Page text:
On the night of November 6, SpaceX conducted another successful launch of the Falcon 9 launch vehicle. The rocket injected into orbit the GPS III-04 satellite for the US Space Force, while confirming the next important launch – the first operational flight of Crew Dragon (Crew-1 ) to the ISS. Normally, sand the launch could be observed in live broadcast on the SpaceX YouTube channel.
Initially, GPS III-04 (Sacagawea) was planned to launch in early October, but for the first time the launch was canceled two seconds before the scheduled launch due to an anomaly – two (out of nine) engines started prematurely. The engineers carefully examined the engines and found a red varnish in the safety valves of both engines, blocking their normal operation. This varnish is used to protect engine components during anodizing and is subsequently removed completely. SpaceX has already tested all engines in its fleet, discarding potentially problematic ones. SpaceX also said it is working with the supplier to resolve the issue, pledging to more thoroughly test all equipment. In connection with the investigation of this problem, the Crew-1 mission was postponed, marking the transition to full-fledged operation of the SpaceX vehicle. Today’s launch gives the green light to the upcoming Crew-1 flight to the ISS, scheduled for November 14th.
The Falcon 9 rocket with the GPS III-04 satellite was launched from the SLC-40 site at Cape Canaveral on November 6 at 01:25 Kiev time.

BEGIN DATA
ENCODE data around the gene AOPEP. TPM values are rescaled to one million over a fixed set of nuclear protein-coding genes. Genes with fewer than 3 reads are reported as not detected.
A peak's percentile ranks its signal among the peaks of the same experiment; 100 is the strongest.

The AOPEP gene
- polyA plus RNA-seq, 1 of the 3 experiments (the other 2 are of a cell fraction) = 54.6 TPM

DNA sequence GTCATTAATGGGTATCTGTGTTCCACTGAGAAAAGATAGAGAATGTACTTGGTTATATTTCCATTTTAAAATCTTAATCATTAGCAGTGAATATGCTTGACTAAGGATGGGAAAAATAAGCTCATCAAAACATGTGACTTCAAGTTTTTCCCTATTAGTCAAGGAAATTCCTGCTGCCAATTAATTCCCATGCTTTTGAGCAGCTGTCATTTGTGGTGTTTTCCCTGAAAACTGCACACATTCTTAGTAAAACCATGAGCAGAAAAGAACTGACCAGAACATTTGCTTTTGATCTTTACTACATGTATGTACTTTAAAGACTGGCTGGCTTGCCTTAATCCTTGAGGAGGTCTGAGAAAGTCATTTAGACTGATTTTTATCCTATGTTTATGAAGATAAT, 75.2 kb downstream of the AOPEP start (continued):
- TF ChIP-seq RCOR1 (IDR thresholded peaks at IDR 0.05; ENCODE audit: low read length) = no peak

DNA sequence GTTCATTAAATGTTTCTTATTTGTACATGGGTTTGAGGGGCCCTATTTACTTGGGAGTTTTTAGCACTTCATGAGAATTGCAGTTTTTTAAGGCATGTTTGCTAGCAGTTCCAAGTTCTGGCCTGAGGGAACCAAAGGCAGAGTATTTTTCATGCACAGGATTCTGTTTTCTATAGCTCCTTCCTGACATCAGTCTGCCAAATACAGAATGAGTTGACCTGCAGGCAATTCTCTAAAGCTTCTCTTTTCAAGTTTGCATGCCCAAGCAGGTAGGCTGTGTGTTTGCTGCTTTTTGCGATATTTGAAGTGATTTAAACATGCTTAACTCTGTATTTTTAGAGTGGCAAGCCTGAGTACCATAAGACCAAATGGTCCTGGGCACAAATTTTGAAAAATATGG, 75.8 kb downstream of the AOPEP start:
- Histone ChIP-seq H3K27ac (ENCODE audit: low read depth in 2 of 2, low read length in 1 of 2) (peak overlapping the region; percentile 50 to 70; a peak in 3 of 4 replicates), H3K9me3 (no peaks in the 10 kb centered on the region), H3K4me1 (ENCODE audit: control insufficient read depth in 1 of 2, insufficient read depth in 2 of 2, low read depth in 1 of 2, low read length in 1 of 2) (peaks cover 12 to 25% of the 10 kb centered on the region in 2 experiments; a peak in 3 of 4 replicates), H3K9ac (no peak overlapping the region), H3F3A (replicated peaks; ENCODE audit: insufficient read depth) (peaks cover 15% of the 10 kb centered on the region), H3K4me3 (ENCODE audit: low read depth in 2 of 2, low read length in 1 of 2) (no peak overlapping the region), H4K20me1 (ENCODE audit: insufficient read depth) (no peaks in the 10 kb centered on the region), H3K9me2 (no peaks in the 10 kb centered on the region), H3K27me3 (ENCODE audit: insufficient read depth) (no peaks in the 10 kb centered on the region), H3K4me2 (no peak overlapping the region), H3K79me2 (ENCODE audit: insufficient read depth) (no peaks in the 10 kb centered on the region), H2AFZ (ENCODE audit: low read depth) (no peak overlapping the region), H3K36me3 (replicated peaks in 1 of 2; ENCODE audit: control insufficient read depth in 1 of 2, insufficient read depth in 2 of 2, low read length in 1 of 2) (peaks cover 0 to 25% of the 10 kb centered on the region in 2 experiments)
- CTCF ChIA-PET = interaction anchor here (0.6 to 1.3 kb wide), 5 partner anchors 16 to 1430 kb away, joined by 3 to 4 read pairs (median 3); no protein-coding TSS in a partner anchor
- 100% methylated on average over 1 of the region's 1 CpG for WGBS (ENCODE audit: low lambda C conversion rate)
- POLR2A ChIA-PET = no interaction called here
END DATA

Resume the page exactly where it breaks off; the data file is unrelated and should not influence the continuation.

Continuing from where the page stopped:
– SpaceX (@SpaceX) November 5, 2020
According to the already worked out scheme, after two and a half minutes the first stage (a completely new stage was used for this mission) separated, and in the ninth minute after launch, it landed
Deployment of GPS III-4 confirmed pic.twitter.com/fCFJRcWMti
– SpaceX (@SpaceX) November 6, 2020
The second stage continued to operate and successfully delivered the satellite to its planned orbit, after which it successfully deployed the solar panels and headed into the working orbit.
GPS III-04 is the fourth third generation global positioning system satellite. The first GPS III satellite was launched into orbit on December 23, 2018 by SpaceX’s Falcon 9 rocket – Elon Musk’s company won the tender to launch five of the first six vehicles of this type.
Ultimately, the third-generation global positioning orbital constellation will consist of 32 Block III vehicles. They will gradually replace the outdated satellites that currently provide GPS signals around the world.
The satellites of the third generation Global Positioning System (GPS III) are distinguished by noise immunity, increased accuracy (positioning accuracy up to 1 m instead of 3 m) and are more maneuverable. Lockheed Martin is developing new satellites. The cost of one device is estimated at $ 577 million. The estimated service life is 15 years.